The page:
By Terri Butler MP

29 October 2020

Ms BUTLER (Griffith) (10:18): Stopping extinctions is crucial to preserving Australians' very special way of life and to make sure that icons like the koala don't disappear forever. National icons like the koala are at risk, as are many, many more species. Australia is a world leader in extinctions. It's not a very good distinction to have. Labor doesn't want to see a future where our children can only read about koalas in the history books, but that's the path we're on as a nation right now.

Australia was experiencing an extinction crisis even before an estimated three billion animals were killed or displaced in the summer's national bushfire crisis. Australia's environment is in decline. National icons like the koala have died in record numbers. The environment department's funding has been cut by 40 per cent. Successive ministers have run department into the ground. The Morrison government has very little idea as to what is being done to implement the recovery plans that do exist.

It's been estimated that there were up to 10 million koalas when Europeans first started arriving here en masse. But koala populations came under pressure from habitat loss, fire and even hunting in the early 20th century. Thankfully hunting stopped by 1930, but there was still a lot of hunting of koalas in those early decades of the 20th century. But other threats to koalas continued: climate change, fire, habitat loss, disease. What we saw were the koala populations in Queensland, New South Wales and the Australian Capital Territory listed as vulnerable in 2012. The government was meant to have then prepared a recovery plan for this vulnerable species by 2015, but, guess what? The recovery plan for the koala is now five years overdue. And that's not all. There was a national conservation strategy for the koala that ran from 2009 to 2014, and this government hasn't even got around to replacing that national koala conservation strategy since it expired in 2014.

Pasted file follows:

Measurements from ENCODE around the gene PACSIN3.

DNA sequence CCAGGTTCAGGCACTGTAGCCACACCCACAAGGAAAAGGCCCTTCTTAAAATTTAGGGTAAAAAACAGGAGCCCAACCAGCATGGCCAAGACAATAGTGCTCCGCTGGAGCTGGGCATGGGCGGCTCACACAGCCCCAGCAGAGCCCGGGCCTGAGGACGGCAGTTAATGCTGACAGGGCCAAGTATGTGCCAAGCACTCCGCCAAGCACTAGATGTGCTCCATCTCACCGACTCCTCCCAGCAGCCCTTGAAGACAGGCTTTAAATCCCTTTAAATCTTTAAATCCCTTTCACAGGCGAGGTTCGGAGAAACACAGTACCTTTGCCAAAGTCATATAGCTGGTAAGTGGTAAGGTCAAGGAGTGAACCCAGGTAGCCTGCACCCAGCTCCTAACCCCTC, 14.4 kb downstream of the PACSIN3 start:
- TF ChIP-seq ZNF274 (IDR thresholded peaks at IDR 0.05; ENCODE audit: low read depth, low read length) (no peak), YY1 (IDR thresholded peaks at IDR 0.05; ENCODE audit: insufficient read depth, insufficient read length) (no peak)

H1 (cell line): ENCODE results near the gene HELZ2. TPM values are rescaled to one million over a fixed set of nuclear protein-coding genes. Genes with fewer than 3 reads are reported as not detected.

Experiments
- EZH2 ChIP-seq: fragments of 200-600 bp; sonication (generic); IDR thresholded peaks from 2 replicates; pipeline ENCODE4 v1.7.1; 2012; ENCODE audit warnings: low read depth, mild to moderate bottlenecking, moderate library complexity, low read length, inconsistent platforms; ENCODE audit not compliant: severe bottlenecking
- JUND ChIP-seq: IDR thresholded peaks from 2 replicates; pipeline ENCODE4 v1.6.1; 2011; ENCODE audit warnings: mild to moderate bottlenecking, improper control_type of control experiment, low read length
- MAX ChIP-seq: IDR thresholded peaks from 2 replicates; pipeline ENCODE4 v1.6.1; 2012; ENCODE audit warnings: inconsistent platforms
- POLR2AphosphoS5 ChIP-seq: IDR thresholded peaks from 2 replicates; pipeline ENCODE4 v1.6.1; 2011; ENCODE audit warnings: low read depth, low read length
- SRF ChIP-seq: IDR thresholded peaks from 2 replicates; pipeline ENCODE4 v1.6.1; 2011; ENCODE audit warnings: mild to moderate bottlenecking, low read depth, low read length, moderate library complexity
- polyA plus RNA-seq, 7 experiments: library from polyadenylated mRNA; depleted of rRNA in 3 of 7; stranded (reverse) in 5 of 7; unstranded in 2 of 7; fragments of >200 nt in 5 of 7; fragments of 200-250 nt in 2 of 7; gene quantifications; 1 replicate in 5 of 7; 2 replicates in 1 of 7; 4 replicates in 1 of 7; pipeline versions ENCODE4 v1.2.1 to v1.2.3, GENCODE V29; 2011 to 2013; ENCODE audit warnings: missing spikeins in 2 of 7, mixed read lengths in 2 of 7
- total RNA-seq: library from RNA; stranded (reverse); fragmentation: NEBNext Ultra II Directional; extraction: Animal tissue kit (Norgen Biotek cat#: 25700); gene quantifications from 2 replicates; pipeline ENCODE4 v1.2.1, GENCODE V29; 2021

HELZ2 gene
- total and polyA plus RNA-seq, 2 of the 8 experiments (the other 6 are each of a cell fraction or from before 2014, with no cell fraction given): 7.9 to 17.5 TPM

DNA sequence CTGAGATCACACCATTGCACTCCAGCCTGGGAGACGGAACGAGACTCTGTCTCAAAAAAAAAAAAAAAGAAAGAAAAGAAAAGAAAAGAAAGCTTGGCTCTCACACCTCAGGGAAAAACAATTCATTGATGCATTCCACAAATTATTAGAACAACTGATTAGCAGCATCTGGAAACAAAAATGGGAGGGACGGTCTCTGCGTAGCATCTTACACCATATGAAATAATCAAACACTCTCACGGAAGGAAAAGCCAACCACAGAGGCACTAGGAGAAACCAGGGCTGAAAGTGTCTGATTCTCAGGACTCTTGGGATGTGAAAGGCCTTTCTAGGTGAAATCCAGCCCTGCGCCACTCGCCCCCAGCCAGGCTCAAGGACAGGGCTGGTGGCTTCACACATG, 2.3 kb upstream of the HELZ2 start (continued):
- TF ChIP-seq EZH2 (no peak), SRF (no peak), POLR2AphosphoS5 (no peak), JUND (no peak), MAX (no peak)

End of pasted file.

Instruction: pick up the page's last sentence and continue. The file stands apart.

Academy of Science representatives and others have spoken to me about their concerns that there's simply not enough work being done to monitor and measure threatened species and biosecurity decline, and, of course, we saw that particularly in the wake of the bushfires, where it's estimated by experts that 30,000 koalas died. Labor called for a national ecological audit in the wake of those fires, but, instead of seeing an army of scientists in the field, we saw desktop audits from the Morrison government. And it took the minister until 25 September this year, so a year from when the national bushfire crisis started, to announce that the threatened listing status of the koala would be formally assessed—you'd know, of course, that there are a lot of people calling out for an up-listing of the koala given what's happened with the national bushfire crisis—and that came after the first tranche of bushfire funding took months to rollout even though it was so-called emergency funding. I visited a range of koala hospitals over the summer and I want to record my thanks again to all those volunteers who really helped the koala over that time. (Time expired)